Back in the day it was important for hop farmers to grow a range of varieties which had staggered ripening times so they were able to spread the time of picking and drying. Increased disease resistance has obvious benefits and both mutants with different ripening times and disease resistance can be relatively easily selected from a population.”
“The National Hop Collection has ten different varieties of Goldings:
· Canterbury Whitebine
· Canterbury Golding
· Mercers or Rodmersham Golding
· Petham Golding
· Amos’s Early Bird
· Eastwell Golding and Late Eastwell Golding”
I have been annually brewing a batch of Bitter Ale since the 1990’s heavily featuring hops labeled as “East Kent Goldings” and I am very happy to report that I have obtained consistent aroma/flavor profiles from those hops.
Needless to say but in contemporary brewing the ‘sexy’ new hops (e.g., Citra, Galaxy, Mosaic,...) get the most love but I personally very much appreciate the qualities that an old school hop like East Kent Goldings provide to a beer style like a Bitter Ale.
Cheers (once again) to Mr. Golding!
Well, when I said, "Was it frackin' good?" I wasn't disputing how good the beer was, it was just a Battlestar Galactica reference.
But if I'm ever in the Netherlands I'll take you up on that offer!
Ed's guidance stopped me spouting a whole load of bollocks on English hops in my book The Home Brewer's Guide to Vintage Beer.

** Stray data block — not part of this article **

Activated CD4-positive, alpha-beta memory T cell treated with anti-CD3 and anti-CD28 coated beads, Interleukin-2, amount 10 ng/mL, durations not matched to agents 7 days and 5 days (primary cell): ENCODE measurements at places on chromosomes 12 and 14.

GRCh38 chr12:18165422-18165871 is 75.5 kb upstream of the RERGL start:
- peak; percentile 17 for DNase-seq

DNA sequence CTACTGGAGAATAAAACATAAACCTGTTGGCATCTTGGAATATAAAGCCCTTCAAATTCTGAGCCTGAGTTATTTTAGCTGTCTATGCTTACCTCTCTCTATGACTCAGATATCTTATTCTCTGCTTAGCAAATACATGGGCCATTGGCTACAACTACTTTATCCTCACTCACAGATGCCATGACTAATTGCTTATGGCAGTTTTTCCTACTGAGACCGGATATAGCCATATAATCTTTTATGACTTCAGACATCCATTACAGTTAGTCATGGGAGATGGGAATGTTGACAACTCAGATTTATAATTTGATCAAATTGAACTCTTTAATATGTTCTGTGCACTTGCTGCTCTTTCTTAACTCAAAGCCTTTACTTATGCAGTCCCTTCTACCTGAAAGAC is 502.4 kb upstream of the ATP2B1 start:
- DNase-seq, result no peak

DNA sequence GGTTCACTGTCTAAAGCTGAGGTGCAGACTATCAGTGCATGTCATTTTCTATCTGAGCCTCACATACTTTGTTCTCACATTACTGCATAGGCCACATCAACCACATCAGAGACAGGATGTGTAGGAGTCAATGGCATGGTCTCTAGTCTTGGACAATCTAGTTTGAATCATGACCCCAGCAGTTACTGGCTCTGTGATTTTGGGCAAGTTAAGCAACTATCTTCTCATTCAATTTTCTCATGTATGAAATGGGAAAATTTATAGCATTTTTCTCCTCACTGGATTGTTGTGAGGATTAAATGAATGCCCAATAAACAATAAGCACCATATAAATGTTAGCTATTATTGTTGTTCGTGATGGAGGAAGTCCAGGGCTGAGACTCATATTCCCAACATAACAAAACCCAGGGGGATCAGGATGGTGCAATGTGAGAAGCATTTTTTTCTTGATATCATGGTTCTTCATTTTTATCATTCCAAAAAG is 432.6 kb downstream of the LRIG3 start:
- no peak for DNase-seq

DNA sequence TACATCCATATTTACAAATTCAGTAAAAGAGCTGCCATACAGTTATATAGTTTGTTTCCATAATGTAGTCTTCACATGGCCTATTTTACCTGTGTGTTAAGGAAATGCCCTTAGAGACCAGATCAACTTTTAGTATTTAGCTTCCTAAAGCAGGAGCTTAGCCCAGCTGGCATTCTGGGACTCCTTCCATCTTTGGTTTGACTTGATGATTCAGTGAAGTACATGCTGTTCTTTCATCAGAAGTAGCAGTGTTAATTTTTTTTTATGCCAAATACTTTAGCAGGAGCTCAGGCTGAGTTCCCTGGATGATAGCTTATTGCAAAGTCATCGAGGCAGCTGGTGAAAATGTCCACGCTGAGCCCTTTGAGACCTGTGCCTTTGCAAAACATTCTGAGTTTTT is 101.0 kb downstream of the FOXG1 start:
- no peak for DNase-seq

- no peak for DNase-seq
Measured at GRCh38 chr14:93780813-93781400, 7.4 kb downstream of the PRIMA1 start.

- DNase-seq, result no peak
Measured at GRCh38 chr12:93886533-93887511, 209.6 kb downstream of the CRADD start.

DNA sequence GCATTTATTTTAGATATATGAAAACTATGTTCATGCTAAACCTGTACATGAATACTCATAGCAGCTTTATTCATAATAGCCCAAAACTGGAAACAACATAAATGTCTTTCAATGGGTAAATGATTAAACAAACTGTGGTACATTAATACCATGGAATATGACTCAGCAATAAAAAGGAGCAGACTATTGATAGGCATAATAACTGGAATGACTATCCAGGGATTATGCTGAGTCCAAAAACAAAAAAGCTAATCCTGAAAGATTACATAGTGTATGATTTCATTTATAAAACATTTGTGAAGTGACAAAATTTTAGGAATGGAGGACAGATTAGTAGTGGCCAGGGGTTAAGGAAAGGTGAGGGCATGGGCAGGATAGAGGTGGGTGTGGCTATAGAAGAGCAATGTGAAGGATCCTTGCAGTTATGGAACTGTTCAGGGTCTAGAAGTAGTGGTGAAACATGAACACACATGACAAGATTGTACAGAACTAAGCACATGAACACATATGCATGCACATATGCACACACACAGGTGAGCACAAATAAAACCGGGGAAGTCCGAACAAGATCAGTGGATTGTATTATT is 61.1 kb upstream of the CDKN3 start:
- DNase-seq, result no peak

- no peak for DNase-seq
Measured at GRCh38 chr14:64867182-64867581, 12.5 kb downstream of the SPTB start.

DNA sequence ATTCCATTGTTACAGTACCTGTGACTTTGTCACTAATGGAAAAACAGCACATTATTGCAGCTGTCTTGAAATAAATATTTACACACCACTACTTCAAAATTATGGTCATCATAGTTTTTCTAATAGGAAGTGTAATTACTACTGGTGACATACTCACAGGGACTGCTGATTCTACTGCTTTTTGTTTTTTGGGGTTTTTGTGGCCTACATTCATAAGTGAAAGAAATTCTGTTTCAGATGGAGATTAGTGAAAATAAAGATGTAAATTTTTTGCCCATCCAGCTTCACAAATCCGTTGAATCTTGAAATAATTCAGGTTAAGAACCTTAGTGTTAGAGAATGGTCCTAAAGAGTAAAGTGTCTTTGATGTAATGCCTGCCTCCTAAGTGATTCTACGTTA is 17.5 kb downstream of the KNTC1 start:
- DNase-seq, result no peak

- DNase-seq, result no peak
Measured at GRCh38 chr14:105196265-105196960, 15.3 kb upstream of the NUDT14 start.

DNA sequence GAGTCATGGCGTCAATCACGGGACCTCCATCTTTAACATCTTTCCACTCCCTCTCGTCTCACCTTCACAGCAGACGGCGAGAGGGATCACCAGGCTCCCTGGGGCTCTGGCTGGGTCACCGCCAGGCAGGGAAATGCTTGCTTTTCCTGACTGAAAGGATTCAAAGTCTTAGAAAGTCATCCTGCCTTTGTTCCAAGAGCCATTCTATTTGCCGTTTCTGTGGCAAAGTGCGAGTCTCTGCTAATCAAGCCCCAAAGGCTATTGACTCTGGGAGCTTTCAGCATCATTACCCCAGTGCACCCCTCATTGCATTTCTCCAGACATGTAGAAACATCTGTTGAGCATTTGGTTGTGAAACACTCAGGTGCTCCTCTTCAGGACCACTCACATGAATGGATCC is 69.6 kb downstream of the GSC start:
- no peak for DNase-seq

You're welcome. As is everyone. I'm under strict orders to get rid of my beer stock. I've also got a dozen or so Lambiks that are 20 years old or more.
I just love when you 'say' that word!
You da man!
Caps are better than corks in beer and wine. You're correct, these older bottlings were highly variable. The really bad ones tasted like what I would imagine bong water might.
You got me with terroir; I concede the point.
Let me know where to send the prepaid shipping container.
That Harveys beer Sounds amazing. Thanks for sharing this info.
Well, that certainly sounds serious. Hope it's nothing more serious than freeing up storage space.
It is those hops from County Kent that mesmerized this 19 year old in 1970. Those beers were not like anything that I had tasted before. I can still taste the beers and it did lead to a life in the beverage industry. All of this may change but it's not going away!
Could swear I had heard about the brothers fighting among themselves as well as Dan basically being a dick. I have no first hand experience with the brothers themselves but I remember when BA used to do the Belgian beer fest --there were VIP tickets you could buy for like $10 extra and it allowed you to try a lot of the much more expensive stuff.. Plenty of it was at the Shelton brothers booth/table.I'm sure if the demand is there--someone else will step in and take over the imports of these brands.Oh well you reap what you sow ...and I'm sure the covid thing just accelerated this downfall.
This is sad! They import some great beers! My favorite Mahrs Kellerbier Ungespundet. I hope another importer picks up Mahrs.